Lockport Union-Sun & Journal — This past Tuesday I had the distinct pleasure of being in close physical proximity to two of the greatest haircuts of the 70s. Obviously I’m referring to the luscious locks belonging to the dynamic blue-eyed soul duo Hall & Oates, who performed live at Artpark.
As I walked towards the venue I mentally prepared myself for the concert. I figured there would be some sing-alongs to the classics, consumption of slightly overpriced drinks and a large concentration of high-fives from strangers, usually at the start of the hits and immediately following guitar or saxophone solos. While my expectations were met on all fronts (especially in the high-fives area) I ended up getting some things I didn’t expect: a lesson in acceptance, cross-generational understanding and a fleeting glimpse into a utopian future of universal peace.
Tuesday was an especially warm day and in classic hipster fashion my clothes were as seasonally inappropriate as possible; cardigan sweater, long sleeved plaid shirt, dress pants rolled to the ankle (don’t judge me, I’d come straight from the office). To combat the heat a little, my flowing locks were pulled into that classic summertime hairstyle, the side ponytail.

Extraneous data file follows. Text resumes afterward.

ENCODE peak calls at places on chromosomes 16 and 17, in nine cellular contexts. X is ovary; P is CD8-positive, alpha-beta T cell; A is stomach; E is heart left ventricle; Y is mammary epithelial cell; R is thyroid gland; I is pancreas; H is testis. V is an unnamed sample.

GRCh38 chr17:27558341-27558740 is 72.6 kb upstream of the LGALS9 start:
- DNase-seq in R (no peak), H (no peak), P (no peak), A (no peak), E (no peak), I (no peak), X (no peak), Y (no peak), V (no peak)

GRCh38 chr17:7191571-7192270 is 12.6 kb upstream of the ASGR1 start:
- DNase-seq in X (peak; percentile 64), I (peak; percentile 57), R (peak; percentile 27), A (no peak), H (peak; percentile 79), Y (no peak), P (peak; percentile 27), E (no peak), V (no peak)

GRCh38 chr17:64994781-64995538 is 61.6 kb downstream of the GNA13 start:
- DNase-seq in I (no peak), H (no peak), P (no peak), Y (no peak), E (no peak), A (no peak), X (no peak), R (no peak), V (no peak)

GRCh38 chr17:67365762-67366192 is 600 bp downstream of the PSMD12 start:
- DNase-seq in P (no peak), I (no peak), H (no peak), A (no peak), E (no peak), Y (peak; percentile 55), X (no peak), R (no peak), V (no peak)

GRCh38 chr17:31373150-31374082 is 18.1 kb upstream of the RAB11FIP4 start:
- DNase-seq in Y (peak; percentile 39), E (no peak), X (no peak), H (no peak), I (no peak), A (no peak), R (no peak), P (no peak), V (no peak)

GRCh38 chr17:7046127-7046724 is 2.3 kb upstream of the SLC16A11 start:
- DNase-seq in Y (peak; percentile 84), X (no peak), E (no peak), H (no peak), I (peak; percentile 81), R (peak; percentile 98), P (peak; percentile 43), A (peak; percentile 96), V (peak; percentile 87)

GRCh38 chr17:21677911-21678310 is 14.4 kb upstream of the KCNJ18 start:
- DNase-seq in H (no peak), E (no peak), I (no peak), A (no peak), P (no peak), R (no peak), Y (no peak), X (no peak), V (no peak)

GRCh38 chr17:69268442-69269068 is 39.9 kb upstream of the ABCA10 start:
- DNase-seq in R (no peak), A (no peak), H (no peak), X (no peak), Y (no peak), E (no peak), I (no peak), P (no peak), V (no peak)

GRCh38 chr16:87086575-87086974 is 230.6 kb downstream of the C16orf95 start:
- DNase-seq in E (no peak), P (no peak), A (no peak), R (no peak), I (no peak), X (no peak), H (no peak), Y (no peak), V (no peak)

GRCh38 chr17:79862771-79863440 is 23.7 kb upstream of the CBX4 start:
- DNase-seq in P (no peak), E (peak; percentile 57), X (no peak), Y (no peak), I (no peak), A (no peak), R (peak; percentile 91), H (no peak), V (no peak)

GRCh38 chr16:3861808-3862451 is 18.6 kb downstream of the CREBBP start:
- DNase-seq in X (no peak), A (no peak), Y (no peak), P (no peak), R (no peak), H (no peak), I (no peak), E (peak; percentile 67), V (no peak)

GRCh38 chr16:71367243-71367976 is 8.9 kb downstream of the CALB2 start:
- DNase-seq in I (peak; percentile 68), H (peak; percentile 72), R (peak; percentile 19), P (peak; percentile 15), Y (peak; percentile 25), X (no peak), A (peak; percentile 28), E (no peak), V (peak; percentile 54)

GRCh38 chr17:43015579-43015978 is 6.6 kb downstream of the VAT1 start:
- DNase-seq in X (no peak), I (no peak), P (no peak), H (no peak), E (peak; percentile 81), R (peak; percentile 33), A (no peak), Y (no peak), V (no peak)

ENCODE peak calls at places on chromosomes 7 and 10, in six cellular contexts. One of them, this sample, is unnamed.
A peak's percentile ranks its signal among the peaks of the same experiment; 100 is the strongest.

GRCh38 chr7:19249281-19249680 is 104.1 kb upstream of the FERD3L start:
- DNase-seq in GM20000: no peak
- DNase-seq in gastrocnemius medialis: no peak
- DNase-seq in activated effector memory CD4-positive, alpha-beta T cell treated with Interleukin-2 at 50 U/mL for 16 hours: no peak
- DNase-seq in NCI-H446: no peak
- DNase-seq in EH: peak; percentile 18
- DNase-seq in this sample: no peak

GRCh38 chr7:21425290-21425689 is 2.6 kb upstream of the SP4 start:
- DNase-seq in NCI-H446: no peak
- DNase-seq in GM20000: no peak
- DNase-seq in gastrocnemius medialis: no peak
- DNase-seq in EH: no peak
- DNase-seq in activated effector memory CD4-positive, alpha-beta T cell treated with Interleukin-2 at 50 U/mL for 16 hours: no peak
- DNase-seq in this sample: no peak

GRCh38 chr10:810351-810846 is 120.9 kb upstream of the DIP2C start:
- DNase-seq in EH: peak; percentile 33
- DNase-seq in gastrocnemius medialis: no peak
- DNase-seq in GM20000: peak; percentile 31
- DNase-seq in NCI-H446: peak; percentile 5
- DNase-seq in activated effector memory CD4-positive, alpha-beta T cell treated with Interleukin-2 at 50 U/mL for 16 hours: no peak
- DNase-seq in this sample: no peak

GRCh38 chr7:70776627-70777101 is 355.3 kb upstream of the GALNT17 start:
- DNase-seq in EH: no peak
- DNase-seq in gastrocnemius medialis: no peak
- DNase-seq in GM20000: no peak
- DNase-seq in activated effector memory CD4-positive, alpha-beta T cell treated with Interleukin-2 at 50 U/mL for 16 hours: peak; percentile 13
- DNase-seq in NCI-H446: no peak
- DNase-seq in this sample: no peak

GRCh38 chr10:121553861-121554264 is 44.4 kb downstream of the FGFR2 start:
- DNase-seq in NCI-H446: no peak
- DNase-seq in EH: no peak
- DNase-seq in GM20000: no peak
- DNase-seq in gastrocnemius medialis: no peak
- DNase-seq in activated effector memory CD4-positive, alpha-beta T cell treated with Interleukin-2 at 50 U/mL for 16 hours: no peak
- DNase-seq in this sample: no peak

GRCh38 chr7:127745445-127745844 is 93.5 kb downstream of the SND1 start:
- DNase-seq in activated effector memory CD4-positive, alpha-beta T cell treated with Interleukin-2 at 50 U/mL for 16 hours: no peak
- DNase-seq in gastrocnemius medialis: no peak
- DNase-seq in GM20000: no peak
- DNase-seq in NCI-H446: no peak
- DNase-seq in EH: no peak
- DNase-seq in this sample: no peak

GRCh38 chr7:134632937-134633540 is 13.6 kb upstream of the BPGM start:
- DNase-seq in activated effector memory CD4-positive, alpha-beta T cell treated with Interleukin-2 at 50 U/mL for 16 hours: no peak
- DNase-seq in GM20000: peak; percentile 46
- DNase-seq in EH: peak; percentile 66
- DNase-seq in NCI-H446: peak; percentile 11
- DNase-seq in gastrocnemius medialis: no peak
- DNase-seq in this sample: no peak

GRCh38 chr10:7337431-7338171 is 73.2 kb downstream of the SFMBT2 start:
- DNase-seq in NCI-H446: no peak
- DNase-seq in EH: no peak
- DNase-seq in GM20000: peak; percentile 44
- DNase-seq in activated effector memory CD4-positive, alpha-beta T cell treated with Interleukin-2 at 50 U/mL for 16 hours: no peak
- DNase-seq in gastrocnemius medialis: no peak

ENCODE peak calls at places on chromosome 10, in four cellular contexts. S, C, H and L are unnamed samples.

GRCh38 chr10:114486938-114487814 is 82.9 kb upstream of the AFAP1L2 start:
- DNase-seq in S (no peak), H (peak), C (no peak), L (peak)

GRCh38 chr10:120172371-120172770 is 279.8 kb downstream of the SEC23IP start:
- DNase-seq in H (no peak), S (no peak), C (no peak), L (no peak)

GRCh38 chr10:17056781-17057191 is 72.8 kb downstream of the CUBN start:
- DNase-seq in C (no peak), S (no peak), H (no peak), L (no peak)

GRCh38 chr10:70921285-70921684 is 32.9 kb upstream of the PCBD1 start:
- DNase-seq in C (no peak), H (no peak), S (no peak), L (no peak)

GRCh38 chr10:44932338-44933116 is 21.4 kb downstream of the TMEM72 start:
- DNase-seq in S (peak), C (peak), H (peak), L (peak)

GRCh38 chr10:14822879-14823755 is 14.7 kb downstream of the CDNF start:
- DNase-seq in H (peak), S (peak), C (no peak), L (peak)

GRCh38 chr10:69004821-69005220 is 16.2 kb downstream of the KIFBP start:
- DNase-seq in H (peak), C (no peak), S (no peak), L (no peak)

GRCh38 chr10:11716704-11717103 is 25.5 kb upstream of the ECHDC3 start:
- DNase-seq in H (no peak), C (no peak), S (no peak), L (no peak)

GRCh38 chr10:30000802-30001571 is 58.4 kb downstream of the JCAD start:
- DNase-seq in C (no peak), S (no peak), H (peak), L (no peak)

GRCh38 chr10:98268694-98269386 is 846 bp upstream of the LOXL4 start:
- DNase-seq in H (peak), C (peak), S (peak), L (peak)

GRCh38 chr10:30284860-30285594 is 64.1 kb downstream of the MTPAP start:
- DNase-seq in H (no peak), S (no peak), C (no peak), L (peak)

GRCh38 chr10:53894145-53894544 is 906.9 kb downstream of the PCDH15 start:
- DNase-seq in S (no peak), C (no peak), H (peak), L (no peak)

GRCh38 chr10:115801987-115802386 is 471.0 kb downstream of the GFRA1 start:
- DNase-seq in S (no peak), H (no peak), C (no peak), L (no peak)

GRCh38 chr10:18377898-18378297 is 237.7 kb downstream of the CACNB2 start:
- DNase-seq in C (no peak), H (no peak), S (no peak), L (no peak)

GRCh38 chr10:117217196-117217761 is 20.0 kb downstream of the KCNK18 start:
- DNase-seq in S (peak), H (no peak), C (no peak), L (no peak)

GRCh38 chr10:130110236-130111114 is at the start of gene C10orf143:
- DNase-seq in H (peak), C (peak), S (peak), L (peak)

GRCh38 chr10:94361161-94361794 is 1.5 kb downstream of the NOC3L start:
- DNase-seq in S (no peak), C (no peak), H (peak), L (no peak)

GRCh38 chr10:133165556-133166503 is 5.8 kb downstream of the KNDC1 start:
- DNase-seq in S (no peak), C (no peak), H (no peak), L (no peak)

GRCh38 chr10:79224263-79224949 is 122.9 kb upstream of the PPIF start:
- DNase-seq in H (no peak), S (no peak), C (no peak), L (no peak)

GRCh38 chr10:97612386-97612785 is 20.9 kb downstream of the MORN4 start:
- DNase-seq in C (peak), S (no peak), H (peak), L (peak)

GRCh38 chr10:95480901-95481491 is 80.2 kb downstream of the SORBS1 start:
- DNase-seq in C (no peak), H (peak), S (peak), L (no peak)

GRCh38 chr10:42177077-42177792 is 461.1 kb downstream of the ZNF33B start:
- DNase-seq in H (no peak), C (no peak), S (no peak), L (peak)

As I stood amongst the sold-out crowd, I found myself next to an older bald gentleman wearing what could only be described as the most intense 9/11 memorial leather biker vest of all time, with no shirt underneath. He and I existed at opposite ends of any spectrum you could imagine — hair, age, race, amount of sleeves we were wearing — but there we stood, side-by-side, bouncing to the opening beat of “Rich Girl,” and when we got to that first chorus our eyes locked as he, I and everyone around us simultaneously sang “you can rely on the old man’s money” punctuated by a crisp high-five. And just like that, we were partying.